Updated: Oct 25
British Columbia Chiefs travel to London, England to present a petition to the British King.
"Three Chiefs and an Interpreter Prepare to Meet the British King"
Photo Clip: The Sphere (1906)
Left to Right: Simon Pierre, Interpreter (later Chief); Chief Charley Tsilpaymilt of the Cowichan Tribe on Vancouver Island; Chief Joe Capilano; and Chief Basil of the Bonaparte Tribe of Ashcroft
In 1906, Indian Chief Joe Capilano of Squamish travelled to tribes throughout British Columbia seeking their support for a petition he intended to deliver to King Edward VII himself ...in England.
"The Petition: A Voice of Thousands"
Clip: Vancouver Daily World (1906)
The petition was meant to urge the British King to protect coastal game reserves, fearing that if BC's wild animals continued to be killed at the present rate, the tribes would be in danger of starvation come wintertime. More importantly, the petition was to protest the encroachment of settlers on their ancient fishing and hunting preserves on which they depended for their existence and had failed to obtain redress from the local authorities. By early summer, Chief Joe had garnered enough support to begin his journey to England.
With a petition in his pocket representing the voice of almost two hundred thousand British Columbians, Chief Joe's trip got underway. Accompanying him were fellow Chiefs Charley of the Cowichan Tribe on Vancouver Island and Basil of the Bonaparte Tribe in Ashcroft. And even though the Chiefs were almost fluent in English, they brought along an interpreter named Pierre Simon who could sort out any difficulties they might encounter along the way. The object of their visit was to lay before the 'Great White Chief' the grievances of their tribesmen and to plead for the restoration of certain native customs. After travelling for 31 days, the three Chiefs arrived in England to find that the King was out of town.
"Old Friend and Warm Welcome"
Photo Clip: Victoria Times (1906)
Discovering that simply dropping in on a King might be a little more challenging than anticipated, the three Chiefs found some luck when out of the blue, an old friend of Chief Joe appeared in London. Nichol Thompson, a prominent Vancouver steel and iron man who knew the Chief well, heard about the journey of the Chiefs and sought them out to assist them with meeting the King. Thompson brought the Chiefs to the office of Lord Strathcona, where much of the work required to meet the King was processed. At some point, the Chiefs learned that the King was somewhat powerless regarding land matters in Canada. But even still, they wished to meet the King.
Photo Clip: Daily Mirror (1906)
The Chiefs waited for almost a week, not knowing whether the King would receive them upon returning to London. But they filled their days in the company of an old friend, Henry Allingham. Allingham was a CPR telegraph man who had recently left Vancouver to live in England with his family. He had left behind a world of organized lacrosse which he had helped establish on both coasts of Canada. His cane was a parting gift from his fellow Vancouverites. Allingham's cheerful company suited the Chiefs' interpreter Simon Pierre well as he was a lacrosse player who was desperately missing his sport for the sake of the trip. Allingham would later become the lead referee for Ottawa's team at the London Olympics the following year.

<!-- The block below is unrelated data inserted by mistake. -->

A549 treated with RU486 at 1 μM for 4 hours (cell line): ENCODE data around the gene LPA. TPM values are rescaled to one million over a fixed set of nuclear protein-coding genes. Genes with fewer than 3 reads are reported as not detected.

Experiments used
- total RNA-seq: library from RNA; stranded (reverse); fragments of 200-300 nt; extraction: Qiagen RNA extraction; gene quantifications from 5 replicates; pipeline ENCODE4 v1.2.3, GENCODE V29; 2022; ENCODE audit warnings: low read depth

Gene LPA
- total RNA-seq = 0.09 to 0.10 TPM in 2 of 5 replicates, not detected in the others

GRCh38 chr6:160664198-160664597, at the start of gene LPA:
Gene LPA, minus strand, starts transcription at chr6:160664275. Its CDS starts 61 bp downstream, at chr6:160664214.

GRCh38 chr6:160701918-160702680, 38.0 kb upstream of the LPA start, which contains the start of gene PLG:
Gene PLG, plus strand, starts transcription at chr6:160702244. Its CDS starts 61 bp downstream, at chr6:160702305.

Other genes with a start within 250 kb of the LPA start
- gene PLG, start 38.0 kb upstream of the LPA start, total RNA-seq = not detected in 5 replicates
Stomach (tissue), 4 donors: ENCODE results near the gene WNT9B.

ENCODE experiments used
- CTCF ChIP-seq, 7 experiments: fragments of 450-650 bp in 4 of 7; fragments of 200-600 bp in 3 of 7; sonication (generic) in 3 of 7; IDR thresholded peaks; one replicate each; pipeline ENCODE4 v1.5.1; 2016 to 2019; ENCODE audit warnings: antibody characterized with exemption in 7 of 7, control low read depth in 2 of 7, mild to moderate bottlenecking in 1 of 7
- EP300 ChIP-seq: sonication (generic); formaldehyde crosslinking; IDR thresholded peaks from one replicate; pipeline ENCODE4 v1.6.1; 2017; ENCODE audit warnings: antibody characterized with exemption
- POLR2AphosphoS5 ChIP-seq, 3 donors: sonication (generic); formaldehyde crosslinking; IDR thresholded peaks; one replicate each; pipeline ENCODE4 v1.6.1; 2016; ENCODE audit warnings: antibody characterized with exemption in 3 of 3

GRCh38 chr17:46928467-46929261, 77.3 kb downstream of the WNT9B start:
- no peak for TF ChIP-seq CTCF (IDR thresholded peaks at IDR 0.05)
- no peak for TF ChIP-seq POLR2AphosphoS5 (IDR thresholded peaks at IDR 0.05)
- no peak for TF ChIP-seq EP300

"A Tour of London"
Clip: Victoria Times (1906)
Allingham accompanied the Chiefs on tours throughout the city of London. They visited the famous Museum of Madame Tussaud and spent time at the London Zoo. But what fascinated the Chiefs most was Westminster Abbey, where they saw the impressive tombs of the English Kings.
"The Way to Buckingham Palace"
Photo Clip: The Graphic (1906)
After a week of touring the city and being welcomed wherever they went, the King finally returned to London and summoned the Chiefs to meet with him at Buckingham Palace. They couldn't believe it. A photo was taken of Chief Charley and Chief Joe in their traditional dress as they left the Soldier's Home at Buckingham Gate where they had been staying. It was a photo that made the front page of The Graphic, and it made the Chiefs, their trip and their cause quite well known around the world. When the King entered the Throne Room where the Chiefs had been waiting for him, they were stunned to see that Queen Alexandra of Denmark had also joined their meeting.
"The Royal Reception"
When the King arrived, he walked across the room and offered each Chief a warm and welcoming handshake. He then introduced them to his Queen. Chief Joe opened his suitcase containing baskets weaved by his young daughter Emma which he offered to the Queen as a gift. She was happy to receive them and asked the Chief's young daughter to be thanked for her kindness. After 15 minutes and a few pleasantries, the Chiefs' meeting with the King and Queen was over.
Although Chief Joe did not get his chance to present the petition, the King introduced the three Chiefs to someone who could consider their grievances on his behalf.
"The Return Home to Vancouver, BC"
Photo Clip: (tbd)
The journey of the Chiefs was met with praise from the thousands who showed up on the streets of Vancouver to celebrate their return. They had failed to present the petition of thousands to the King, but their brave hearts had widespread influence on their people and subsequent Indigenous leaders for decades to follow.
Photo Clip: The Province (1910)
Both the King and Chief Joe Capilano died a few years later in 1910. Both received funeral processions fit for a King.
Emma, Chief Joe's daughter and the maker of the baskets for the Queen, is shown in this photo with a photograph of her father meeting the Royal couple. It is a signed copy that the Royals sent to all three Chiefs a year later to commemorate their meeting.